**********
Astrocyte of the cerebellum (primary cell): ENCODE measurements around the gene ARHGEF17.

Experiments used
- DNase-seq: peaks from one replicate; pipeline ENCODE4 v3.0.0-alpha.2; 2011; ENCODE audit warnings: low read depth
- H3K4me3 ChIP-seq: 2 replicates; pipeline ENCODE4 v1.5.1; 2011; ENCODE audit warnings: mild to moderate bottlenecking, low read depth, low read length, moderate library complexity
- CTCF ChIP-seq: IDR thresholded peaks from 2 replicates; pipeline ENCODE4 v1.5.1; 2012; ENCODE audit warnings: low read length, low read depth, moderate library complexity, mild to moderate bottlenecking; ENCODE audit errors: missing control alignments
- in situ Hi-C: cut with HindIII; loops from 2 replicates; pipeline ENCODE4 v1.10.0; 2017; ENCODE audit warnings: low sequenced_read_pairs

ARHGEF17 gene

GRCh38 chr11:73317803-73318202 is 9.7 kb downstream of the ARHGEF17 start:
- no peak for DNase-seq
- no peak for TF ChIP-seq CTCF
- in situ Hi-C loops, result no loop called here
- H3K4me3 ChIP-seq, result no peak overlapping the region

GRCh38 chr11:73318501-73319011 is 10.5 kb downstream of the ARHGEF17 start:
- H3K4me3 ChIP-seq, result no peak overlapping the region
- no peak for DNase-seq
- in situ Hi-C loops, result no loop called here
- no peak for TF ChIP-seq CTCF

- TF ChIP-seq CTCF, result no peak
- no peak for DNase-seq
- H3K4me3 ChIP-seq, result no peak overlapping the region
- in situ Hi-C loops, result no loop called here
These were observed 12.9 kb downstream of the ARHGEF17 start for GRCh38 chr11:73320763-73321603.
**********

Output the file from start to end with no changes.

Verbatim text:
Astrocyte of the cerebellum (primary cell): ENCODE measurements around the gene ARHGEF17.

Experiments used
- DNase-seq: peaks from one replicate; pipeline ENCODE4 v3.0.0-alpha.2; 2011; ENCODE audit warnings: low read depth
- H3K4me3 ChIP-seq: 2 replicates; pipeline ENCODE4 v1.5.1; 2011; ENCODE audit warnings: mild to moderate bottlenecking, low read depth, low read length, moderate library complexity
- CTCF ChIP-seq: IDR thresholded peaks from 2 replicates; pipeline ENCODE4 v1.5.1; 2012; ENCODE audit warnings: low read length, low read depth, moderate library complexity, mild to moderate bottlenecking; ENCODE audit errors: missing control alignments
- in situ Hi-C: cut with HindIII; loops from 2 replicates; pipeline ENCODE4 v1.10.0; 2017; ENCODE audit warnings: low sequenced_read_pairs

ARHGEF17 gene

GRCh38 chr11:73317803-73318202 is 9.7 kb downstream of the ARHGEF17 start:
- no peak for DNase-seq
- no peak for TF ChIP-seq CTCF
- in situ Hi-C loops, result no loop called here
- H3K4me3 ChIP-seq, result no peak overlapping the region

GRCh38 chr11:73318501-73319011 is 10.5 kb downstream of the ARHGEF17 start:
- H3K4me3 ChIP-seq, result no peak overlapping the region
- no peak for DNase-seq
- in situ Hi-C loops, result no loop called here
- no peak for TF ChIP-seq CTCF

- TF ChIP-seq CTCF, result no peak
- no peak for DNase-seq
- H3K4me3 ChIP-seq, result no peak overlapping the region
- in situ Hi-C loops, result no loop called here
These were observed 12.9 kb downstream of the ARHGEF17 start for GRCh38 chr11:73320763-73321603.